THE STRATEGIC MANAGEMENT PROCESS[or How to Analyze a Case] Dr. Laura Whitcomb Mgmt 497
Strategic Management Definition = The process whereby managers establish an organization’s long-term direction. This involves: 1) Setting Mission & Goals 2) Strategy Formation --internal capabilities --external environment --selection of strategy 3) Strategy Implementation 4) Strategy Evaluation
How to Analyze a Case • Mission/Vision & Objectives • Current Strategy • Industry Analysis • S.W.O.T. Analysis • Recommendations
MISSION Defined Answers the question “What business are we in?” or “Why do we exist?” --Customer Needs: What is being satisfied? --Customer Groups: Who is being satisfied? --Distinctive Competencies: How are customer needs being satisfied?
To be the world's premier consumer products company focused on convenient foods and beverages. To Refresh the World...in body, mind, and spirit. To Inspire Moments of Optimism... through our brands and our actions. To Create Value and Make a Difference... everywhere we engage. Pepsico vs. Coke?
Vision Statements • Future-oriented; transformative • Mission = what is; vision = what will be • Companies may have mission or vision or both • Mission and/or vision often accompanied by statement of company values
GOALS = a desired future state that a company attempts to realize. Should be: - precise & measurable - addressing important issues - challenging but realistic - set for a specific time period - consistent with each other
Types of Goals • Financial • Profitability • Revenue growth • Long-term shareholder value • Customer • Product/service attributes; relationship; image • Internal Process • Operations, customers, innovation • Corporate social responsibility • Learning & growth • Human, information, & organization resources
Levels of Strategy & Organization Structure • Corporate Strategy ------>Corporate Head Office • Business Strategy ------>Business Divisions • Functional Strategy ------>R&D, HR, Finance, Operations, Marketing/Sales
Corporate StrategyGeneric Alternatives/Grand Strategies • Stability • Expansion • Retrenchment • Combination
Expansion/RetrenchmentGeneric Choices • How? • Internal • External • Alliances • What? • Vertical integration • Horizontal integration • Diversification: related/unrelated
Nestle’s Corporate Strategy • 2001 Acquired Purina pet food • 2002/5 Acquired Dreyer’s Ice Cream • 2006 Acquired Novartis nutrition business & Jenny Craig diet products • 2007 Acquired Gerber baby foods
Porter’s Generic Competitive Strategies Purpose: achieve above-average long-run ROI for your industry. • Competitive Advantage • Cost Leadership • Differentiation • Competitive Scope • Broad Target • Narrow Target (Focus/Niche)
Tesla Goals & Strategy (summer 2007)Auto co. based in Silicon Valley • Begin producing $98,000 electric sports car in Oct. 2007 • Tesla engineers focus on the battery, computer software, & proprietary motor; outsource the rest • Uses lithium ion batteries, used in laptops, vs. nickel metal hydride • Development center in Detroit, with engineers hired away from Big 3 • Future: Sedan called White Star, $55-68,000; in 5 years, Blue Star, $30,000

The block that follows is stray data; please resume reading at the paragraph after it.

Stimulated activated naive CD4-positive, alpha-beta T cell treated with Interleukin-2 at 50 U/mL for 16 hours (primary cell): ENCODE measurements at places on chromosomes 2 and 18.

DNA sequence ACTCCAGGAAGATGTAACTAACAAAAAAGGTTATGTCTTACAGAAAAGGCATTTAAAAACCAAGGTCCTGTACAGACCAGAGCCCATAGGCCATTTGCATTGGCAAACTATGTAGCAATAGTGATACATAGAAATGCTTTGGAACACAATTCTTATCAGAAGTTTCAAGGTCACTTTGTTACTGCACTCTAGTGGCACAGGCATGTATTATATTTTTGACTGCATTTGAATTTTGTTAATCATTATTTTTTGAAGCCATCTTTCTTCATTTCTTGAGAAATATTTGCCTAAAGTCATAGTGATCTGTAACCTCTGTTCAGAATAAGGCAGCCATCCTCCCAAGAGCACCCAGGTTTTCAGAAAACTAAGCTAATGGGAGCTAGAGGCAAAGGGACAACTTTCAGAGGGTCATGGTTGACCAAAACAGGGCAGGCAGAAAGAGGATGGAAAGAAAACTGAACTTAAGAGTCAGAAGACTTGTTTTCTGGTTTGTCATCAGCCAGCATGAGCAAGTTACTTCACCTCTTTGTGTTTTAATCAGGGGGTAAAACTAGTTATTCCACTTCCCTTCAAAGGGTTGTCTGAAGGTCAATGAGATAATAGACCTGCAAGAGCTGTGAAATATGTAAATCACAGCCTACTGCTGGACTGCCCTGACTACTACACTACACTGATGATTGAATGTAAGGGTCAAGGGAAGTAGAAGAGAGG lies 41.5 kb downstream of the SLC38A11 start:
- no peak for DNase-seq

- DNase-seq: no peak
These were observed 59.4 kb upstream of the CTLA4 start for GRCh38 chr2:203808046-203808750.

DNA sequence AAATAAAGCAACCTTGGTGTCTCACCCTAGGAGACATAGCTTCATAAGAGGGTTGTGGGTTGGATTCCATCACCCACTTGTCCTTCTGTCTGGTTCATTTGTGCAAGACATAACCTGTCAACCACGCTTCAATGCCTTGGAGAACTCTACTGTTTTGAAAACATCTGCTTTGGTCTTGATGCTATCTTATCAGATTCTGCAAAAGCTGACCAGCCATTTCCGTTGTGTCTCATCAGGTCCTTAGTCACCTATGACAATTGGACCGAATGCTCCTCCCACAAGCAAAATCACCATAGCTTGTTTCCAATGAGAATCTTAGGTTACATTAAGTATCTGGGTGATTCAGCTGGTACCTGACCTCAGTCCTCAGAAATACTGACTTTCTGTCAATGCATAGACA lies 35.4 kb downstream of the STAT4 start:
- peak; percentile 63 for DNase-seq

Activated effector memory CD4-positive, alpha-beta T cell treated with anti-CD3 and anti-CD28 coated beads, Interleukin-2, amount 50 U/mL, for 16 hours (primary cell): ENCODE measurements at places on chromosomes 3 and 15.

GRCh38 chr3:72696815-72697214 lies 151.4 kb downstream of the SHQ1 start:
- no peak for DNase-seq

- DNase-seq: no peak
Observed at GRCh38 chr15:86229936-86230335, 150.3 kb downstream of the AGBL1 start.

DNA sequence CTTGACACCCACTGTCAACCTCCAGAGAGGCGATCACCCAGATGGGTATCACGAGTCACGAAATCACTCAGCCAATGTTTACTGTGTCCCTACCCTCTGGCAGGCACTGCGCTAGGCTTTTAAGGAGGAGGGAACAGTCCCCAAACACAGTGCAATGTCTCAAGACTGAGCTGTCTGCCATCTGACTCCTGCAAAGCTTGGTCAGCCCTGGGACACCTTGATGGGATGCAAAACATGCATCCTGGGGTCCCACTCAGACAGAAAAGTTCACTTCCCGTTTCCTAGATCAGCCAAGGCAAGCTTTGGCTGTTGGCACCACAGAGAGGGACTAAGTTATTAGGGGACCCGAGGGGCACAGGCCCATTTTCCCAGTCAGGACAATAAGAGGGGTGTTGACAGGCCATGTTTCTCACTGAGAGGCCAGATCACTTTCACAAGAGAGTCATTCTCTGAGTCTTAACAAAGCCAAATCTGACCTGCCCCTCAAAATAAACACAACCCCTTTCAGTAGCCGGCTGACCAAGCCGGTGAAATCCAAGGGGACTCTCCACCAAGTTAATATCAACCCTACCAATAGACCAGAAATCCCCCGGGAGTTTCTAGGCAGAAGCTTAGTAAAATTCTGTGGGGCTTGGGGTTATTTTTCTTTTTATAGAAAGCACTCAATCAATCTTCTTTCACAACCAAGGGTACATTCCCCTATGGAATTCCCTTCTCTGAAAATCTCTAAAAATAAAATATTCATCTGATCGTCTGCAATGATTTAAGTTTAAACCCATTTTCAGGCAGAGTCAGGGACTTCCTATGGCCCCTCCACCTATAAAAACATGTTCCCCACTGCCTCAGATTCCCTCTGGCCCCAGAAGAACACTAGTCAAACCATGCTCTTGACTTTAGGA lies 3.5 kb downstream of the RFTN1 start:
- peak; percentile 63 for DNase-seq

Corporate Culture = Collection of beliefs, expectations, and values learned and shared by members and transmitted from one generation of employees to another. = Collective mental programming.
Functions of Corporate Culture • Conveys a sense of identity • Generates employee commitment • Adds to organizational stability • Serves as a frame of reference
Industry Analysis:Porter’s 5 Competitive Forces Purpose: understand why some industries have higher profit margins & what factors can change long-run industry profitability. • Risk of New Entry • Rivalry Among Established Firms • Bargaining Power of Buyers • Bargaining Power of Suppliers • Threat of Substitute Products
ENTRY Barriers • Brand Loyalty • Absolute Cost Advantages • patents • access to raw materials • superior production techniques • Economies of Scale • Government Regulation
Factors Affecting Intensity of RIVALRY • Competitive Structure • number of firms • relative market share • Demand conditions • growth • decline • Exit barriers
Factors Affecting BARGAINING POWER • Number of firms in buyer vs. supplier industries • Quantity or % of total orders • Switching costs • Standardization vs. specialization of input • Threat of vertical integration
SUBSTITUTES = products from OTHER industries that serve consumers’ needs in a way that is similar to those being served by your industry. Example: coffee vs. tea vs. soft drinks NOTE: Substitutes are very difficult to monitor, because they can involve technological changes in industries that did not pose any threat in the past.
Company Situation Analysis • INTERNAL: Strengths & Weaknesses • financial position: relative & changes over time • functional capabilities: sustainable? distinctive? • EXTERNAL: Opportunities & Threats • demographic & socio-cultural changes • economic & political/legal changes • industry & technological changes
RECOMMENDATIONS Shift from Analysis--->Synthesis • Is a fundamental shift in strategy required or not? • How do your recommendations line up with your SWOT analysis? • Is this a feasible, creative solution that is supported by your analysis?